In 1859, village residents wanted a post office, but the name ‘Mimico’ had already been assigned in 1857 to the Etobicoke community with the same name on Lake Ontario. A meeting was held in Thomas Smith’s Inn (on southwest corner of today's Dundas and Islington) to select a new name for the village. Unable to agree on any one name, the men attending the meeting invited Elizabeth Smith, the innkeeper’s wife, in from the kitchen to pick the village’s new name. She selected the name of her birthplace - Islington, near London, England – to which there was unanimously agreement. On July 1, 1860, the Islington post office opened in Musson’s General Store with Thomas Musson as postmaster. 
The Village of Islington Business Improvement Area has coordinated a collection of murals along Dundas Street West beginning at Islington Avenue and continuing west 1.1 km almost to Kipling Avenue.
I'm just giving you a sneak peak, you have to come back on Monday for a full blown post.


Week's Favourite very tough this week but I'm going with this shot of the CN Tower taken with my phone while I waited for the shuttle.

PINK a lovely little girl in her winter coat from one of the Islington murals!

Weekend Reflections

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August 2016 - Toronto ON

Taken along Toronto Harbourfront. Click here for a tour.

Wednesday, August 24, 2016

Islington Village of Murals

August 2016 - Toronto ON

We set out to check out the murals on Islington. This isn't a long walk only about a mile, but there were many stops along the way.

Along the way we stopped at St. George's on the Hill church. More on that in a Sunday post.This church has been situated at the top of a hill at 4600 Dundas St West since 1847.

This tomb bearing the name Appleby will feature later.

First a brief history of Islington.

Islington was originally known as Mimico. When Mimico-on-the-Lake petitioned the government for a new post office to be called Mimico in 1858, Mimico was renamed Islington, a name suggested by a resident who was born in the English city of the same name (see Islington).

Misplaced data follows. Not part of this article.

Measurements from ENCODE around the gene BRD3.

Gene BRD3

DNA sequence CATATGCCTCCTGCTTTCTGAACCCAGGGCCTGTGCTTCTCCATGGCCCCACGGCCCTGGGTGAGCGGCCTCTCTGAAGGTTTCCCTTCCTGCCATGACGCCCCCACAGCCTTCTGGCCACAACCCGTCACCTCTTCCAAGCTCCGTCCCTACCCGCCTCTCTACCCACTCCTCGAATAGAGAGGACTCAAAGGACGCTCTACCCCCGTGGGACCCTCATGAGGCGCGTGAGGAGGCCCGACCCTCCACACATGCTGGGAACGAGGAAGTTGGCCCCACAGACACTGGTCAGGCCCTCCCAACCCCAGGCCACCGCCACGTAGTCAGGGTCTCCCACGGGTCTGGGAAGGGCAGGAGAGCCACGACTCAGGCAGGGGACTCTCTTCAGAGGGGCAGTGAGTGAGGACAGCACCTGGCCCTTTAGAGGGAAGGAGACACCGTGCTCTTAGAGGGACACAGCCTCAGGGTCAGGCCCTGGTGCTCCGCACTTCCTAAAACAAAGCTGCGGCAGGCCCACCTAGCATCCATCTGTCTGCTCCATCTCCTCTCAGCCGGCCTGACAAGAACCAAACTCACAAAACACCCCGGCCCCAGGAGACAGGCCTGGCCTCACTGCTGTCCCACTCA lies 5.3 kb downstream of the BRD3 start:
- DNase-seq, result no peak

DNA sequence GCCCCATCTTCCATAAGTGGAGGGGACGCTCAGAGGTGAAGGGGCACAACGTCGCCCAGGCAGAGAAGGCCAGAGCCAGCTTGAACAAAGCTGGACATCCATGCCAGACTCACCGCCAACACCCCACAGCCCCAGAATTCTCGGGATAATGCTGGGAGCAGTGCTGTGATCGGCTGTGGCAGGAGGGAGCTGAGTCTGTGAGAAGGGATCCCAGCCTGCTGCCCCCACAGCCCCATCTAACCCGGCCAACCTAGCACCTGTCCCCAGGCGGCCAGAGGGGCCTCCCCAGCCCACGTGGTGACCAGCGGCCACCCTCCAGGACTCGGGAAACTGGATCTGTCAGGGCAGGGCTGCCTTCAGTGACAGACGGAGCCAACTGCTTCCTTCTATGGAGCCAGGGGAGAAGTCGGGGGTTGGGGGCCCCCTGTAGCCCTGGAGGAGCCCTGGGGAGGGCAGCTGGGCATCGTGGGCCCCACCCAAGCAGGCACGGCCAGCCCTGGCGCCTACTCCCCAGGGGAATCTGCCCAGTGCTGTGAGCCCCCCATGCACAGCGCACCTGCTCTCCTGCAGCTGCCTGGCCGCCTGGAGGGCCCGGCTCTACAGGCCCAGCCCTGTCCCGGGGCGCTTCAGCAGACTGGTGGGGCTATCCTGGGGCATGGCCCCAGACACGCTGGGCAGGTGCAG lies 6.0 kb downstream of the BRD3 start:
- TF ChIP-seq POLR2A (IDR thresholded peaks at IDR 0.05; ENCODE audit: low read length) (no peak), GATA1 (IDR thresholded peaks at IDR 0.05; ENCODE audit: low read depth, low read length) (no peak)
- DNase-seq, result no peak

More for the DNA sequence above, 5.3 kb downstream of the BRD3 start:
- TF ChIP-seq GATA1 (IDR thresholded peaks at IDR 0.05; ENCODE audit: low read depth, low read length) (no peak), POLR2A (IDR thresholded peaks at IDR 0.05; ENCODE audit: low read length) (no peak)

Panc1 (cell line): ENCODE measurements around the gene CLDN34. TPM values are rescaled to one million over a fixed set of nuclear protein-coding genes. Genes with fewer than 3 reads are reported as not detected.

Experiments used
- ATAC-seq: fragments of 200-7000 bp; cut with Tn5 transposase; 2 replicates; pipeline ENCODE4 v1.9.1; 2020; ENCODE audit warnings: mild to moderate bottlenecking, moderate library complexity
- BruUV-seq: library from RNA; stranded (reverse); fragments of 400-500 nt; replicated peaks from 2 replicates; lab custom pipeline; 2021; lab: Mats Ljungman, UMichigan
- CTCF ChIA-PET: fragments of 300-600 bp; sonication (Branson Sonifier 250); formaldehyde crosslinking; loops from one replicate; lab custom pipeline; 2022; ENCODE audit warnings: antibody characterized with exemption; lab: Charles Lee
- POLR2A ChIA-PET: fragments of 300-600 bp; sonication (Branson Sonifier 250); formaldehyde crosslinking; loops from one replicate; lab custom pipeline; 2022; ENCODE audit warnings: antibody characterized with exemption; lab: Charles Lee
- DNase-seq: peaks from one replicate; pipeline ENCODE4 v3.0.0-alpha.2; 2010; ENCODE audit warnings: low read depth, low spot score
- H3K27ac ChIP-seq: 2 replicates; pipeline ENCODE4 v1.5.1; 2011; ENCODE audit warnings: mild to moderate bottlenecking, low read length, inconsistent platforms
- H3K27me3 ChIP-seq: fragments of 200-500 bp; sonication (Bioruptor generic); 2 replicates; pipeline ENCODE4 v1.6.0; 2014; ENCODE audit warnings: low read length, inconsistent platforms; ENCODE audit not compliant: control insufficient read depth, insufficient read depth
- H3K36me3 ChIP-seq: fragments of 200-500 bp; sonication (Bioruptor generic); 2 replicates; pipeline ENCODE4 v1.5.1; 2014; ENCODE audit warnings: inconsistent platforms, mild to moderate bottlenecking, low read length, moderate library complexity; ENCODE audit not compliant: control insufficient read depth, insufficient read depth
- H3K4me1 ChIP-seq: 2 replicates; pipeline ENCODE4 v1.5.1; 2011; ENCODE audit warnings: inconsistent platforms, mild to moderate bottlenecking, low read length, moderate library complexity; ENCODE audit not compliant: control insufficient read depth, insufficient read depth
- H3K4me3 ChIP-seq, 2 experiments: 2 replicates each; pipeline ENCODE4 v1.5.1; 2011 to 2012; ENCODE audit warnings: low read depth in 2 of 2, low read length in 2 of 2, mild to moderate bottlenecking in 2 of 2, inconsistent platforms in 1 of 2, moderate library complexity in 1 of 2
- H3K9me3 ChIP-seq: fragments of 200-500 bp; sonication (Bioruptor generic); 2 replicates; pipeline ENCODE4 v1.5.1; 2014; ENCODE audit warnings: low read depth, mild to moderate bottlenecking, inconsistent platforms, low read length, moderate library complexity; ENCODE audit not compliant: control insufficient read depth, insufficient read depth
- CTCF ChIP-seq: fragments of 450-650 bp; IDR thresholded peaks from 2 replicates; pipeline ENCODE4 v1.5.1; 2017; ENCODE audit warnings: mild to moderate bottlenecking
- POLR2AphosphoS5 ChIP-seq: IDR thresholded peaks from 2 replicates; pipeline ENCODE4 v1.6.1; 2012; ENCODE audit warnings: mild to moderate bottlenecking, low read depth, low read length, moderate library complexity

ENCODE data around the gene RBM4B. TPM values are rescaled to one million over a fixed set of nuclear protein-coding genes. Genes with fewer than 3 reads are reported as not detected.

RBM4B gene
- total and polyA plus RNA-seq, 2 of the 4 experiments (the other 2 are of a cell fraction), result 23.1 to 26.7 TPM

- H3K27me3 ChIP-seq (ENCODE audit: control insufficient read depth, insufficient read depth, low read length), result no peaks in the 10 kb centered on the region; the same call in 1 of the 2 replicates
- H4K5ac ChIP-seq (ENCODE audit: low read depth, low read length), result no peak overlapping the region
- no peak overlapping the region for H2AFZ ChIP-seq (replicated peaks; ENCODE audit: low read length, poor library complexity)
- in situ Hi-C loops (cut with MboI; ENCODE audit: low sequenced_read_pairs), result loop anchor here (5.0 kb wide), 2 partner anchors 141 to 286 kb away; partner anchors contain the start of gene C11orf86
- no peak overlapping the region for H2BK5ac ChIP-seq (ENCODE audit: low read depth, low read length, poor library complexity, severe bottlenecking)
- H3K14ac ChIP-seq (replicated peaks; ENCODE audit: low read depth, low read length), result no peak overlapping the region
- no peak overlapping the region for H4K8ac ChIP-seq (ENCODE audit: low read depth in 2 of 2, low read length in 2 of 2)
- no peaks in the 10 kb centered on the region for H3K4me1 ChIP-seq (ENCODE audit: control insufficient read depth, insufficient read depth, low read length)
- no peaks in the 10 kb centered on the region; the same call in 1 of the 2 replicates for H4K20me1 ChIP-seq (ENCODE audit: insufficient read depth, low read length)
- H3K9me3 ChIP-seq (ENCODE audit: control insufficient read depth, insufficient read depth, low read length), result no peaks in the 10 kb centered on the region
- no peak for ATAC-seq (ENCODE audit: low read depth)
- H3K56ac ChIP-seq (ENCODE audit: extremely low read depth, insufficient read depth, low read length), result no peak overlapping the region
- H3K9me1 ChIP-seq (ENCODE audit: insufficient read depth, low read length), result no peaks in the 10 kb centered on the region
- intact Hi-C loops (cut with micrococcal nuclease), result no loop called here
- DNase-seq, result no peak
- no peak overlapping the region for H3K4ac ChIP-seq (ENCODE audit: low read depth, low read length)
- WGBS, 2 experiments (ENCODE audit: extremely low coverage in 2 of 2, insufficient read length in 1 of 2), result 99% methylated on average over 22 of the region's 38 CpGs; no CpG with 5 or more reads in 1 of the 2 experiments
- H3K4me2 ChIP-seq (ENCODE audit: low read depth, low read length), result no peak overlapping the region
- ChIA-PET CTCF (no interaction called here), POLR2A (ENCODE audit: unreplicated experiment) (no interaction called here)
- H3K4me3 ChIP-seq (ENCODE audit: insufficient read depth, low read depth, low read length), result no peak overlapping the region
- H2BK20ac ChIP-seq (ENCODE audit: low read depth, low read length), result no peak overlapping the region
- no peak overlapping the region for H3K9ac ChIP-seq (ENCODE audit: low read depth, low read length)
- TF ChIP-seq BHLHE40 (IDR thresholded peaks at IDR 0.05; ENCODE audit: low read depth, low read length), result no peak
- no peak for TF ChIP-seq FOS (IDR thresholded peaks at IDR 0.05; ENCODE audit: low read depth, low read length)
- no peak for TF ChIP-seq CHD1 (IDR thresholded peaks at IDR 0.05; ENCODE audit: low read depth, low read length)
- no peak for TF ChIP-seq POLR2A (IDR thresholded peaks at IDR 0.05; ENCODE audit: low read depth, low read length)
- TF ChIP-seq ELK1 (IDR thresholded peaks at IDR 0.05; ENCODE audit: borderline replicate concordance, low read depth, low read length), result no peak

Montgomery’s Inn is also located in Islington, on the south-east corner of Islington Avenue and Dundas Street West. Dating to 1830, the inn is an example of late Georgian architecture. It currently houses the Etobicoke Community Museum and is open to the public. Click here to visit.

Known as "Toronto's Village of Murals" Islington Village is located in the heart of Etobicoke. This residential neighbourhood boasts 25 mural "masterpieces", enhancing the walls of over 15,000 square feet that span five blocks of the historic shopping district on Dundas West. Painted by artist extraordinaire, John Kuna, the murals depict a cohesive history of the neighbourhood.
Here is a link to the murals webpage. That page is the source for the descriptions below.

This mural painted on the bridge at Islington and Dundas W. welcomes people to the Village of Islington.

On the right side see a stucco-clad Montgomery's Inn and Mary Appleby's 3 cousins, the Pickerings. Photo taken in front of the Appleby house at 4872 Dundas. In the background right to left, Jubilee Hall, moved from a site across from Islington’s Burying Grounds, the Tiers house, and the roof line of Montgomery Inn in the distance.

I showed an Appleby tomb above.

I saw a Tiers headstone in St. George's.

On the left see the little red school house and bell tower, watchmen from the Guelph Radial Line construction, Thomas Waterworth, Henry Hill and Mary Appleby's mother's father who lived at Montgomery's Inn. Helen Tier (left) and Mary Appleby (right). In buggy (left) Alice Appleby (Mary's father's sister) (right) Mary nee Cavan, Mrs. John Appleby, Mary's grandmother.

This 7.3 by 7.0 metre mural depicts golf in the 1920s. The Islington Golf Club designed by Stanley Thompson, one of the foremost golf course architects in North America at the time, is located just minutes from this site. Look eastward to the club house as it appeared in the late 1920s. In the foreground golfers dressed in the late 1920s fashion enjoy their day on the green. The lead golfer is attempting to hit the ball away from the tree line at the western edge of the course where it landed after an overzealous tee off.

The impatience of the group is shared by the small boy who has found distraction in a stray frog.

The ball collector, wearing upper body protective gear, is waiting for the group to play through so that he may resume his duties.